On May 8, 2009, arthroscopic surgery was performed on Beining's right knee. (R. at 266). The operation was designed to repair tears in her meniscus and tendons. (R. at 51). Three and a half months later, she was "still having trouble with swelling and pain." (R. at 282). Beining's persistent symptoms led Dr. Victor J. Thomas to conclude that she was suffering from a severe form of arthritis. (R. at 282). At the hearing, Beining testified that her right knee sometimes gave out on her, causing her to fall. (R. at 52). She stated that she needed to use a cane in order to keep her balance. (R. at 52). Beining responded in the affirmative when asked whether Dr. Thomas had encouraged her to use a cane. (R. at 62).

In December 2009, Beining suddenly became afflicted with a severe headache while using the restroom in a Kohl's department store. (R. at 499). The headache remained with her for several days. (R. at 499). Dr. Hubert Shick advised Beining to seek treatment in an emergency room if her condition continued to worsen. (R. at 499). On December 31, 2009, Beining began to experience "a complicated migraine [headache] with associated right-sided parasthesias." (R. at 42, 497). Believing that she had suffered a stroke, Beining contacted emergency medical personnel. (R. at 42). She was transported to the University of Pittsburgh Medical Center ("UPMC") in an ambulance. (R. at 42). Objective tests later confirmed that Beining's symptoms were attributable to a migraine headache rather than to a stroke. (R. at 43). Beining never returned to work. (R. at 41-42, 145). At the hearing, Beining complained of debilitating migraine headaches occurring at the frequency of two times per month. (R. at 46). She testified that each migraine headache would last for at least three days, and that her longest migraine headaches would endure for as long as two weeks. (R. at 47). Beining's ongoing physical impairments ultimately caused her to suffer from anxiety and depression. (R. at 318).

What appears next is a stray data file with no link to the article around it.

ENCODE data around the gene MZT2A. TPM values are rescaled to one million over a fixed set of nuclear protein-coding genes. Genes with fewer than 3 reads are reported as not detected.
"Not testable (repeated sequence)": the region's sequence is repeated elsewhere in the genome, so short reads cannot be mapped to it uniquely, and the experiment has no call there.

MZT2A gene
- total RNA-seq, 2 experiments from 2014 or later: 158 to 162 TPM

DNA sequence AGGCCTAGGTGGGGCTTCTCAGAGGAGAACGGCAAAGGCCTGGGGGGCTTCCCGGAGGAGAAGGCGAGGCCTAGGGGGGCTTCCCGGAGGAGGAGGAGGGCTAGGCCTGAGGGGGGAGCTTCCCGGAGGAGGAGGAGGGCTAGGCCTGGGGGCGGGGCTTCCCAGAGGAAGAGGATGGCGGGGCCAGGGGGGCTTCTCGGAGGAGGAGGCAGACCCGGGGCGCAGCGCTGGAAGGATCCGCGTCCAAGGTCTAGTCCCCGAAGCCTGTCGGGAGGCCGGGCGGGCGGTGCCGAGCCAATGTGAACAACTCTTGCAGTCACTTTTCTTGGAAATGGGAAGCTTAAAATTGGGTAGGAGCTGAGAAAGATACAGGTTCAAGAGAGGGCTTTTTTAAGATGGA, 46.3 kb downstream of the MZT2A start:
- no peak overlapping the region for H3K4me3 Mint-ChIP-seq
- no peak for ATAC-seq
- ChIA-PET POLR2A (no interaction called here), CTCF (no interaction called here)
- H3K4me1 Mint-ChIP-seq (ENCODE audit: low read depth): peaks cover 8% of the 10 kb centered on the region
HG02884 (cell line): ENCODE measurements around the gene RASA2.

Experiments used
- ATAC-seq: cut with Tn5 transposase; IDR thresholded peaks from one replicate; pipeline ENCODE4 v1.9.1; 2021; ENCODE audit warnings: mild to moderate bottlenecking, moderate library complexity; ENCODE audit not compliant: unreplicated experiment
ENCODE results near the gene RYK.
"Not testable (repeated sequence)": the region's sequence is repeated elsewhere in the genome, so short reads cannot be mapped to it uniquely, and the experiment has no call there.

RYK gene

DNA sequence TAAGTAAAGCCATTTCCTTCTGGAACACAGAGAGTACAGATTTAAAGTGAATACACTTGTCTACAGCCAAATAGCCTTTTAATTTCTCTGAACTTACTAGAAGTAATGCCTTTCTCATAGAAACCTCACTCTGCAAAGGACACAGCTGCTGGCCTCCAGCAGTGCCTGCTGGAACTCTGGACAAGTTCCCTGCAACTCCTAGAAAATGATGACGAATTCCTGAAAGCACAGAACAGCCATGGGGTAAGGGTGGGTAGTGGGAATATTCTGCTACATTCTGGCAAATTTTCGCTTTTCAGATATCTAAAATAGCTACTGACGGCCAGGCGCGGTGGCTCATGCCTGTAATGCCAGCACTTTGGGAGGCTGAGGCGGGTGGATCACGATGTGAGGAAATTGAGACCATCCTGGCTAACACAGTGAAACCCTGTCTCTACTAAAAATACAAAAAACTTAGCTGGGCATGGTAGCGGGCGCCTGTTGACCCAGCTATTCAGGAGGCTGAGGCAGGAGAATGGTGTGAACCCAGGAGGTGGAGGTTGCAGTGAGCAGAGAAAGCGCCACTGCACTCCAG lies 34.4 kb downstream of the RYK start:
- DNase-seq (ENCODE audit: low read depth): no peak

Dr. Mary Ellen Wyszomierski, a nonexamining medical consultant, reviewed Beining's medical records in order to render an opinion as to whether disability insurance benefits should be awarded. On July 16, 2010, Dr. Wyszomierski opined that Beining could perform a range of "sedentary" work involving only occasional climbing, balancing, stooping and crouching, no kneeling or crawling, and no concentrated exposure to temperature extremes, wetness, humidity, vibration, fumes, odors, dusts, gases, poor ventilation, machinery, heights, or other workplace hazards. (R. at 312-315). In the narrative portion of her consultative report, Dr. Wyszomierski stated that Beining's migraine headaches appeared to be "well controlled." (R. at 317).

On July 27, 2010, Dr. T. David Newman performed a consultative psychological evaluation of Beining in connection with her application for disability insurance benefits. (R. at 318-322). Based on the findings of his evaluation, Dr. Newman reported that Beining had "marked" limitations in her abilities to understand and remember short, simple instructions and "extreme" limitations in her abilities to understand and remember detailed instructions. (R. at 320). Beining's ability to carry out instructions was deemed to be only "moderately" limited. (R. at 320). Dr. Newman indicated that Beining's impairments did not affect her abilities to respond appropriately to work pressures in a usual work setting, respond appropriately to changes in a routine work setting, and interact appropriately with supervisors, co-workers, and members of the general public. (R. at 320-321).

Dr. Emanuel Schnepp, a nonexamining psychological consultant, opined on July 28, 2010, that Beining was "able to meet the basic mental demands of competitive work on a sustained basis despite the limitations resulting from her impairment." (R. at 326). ...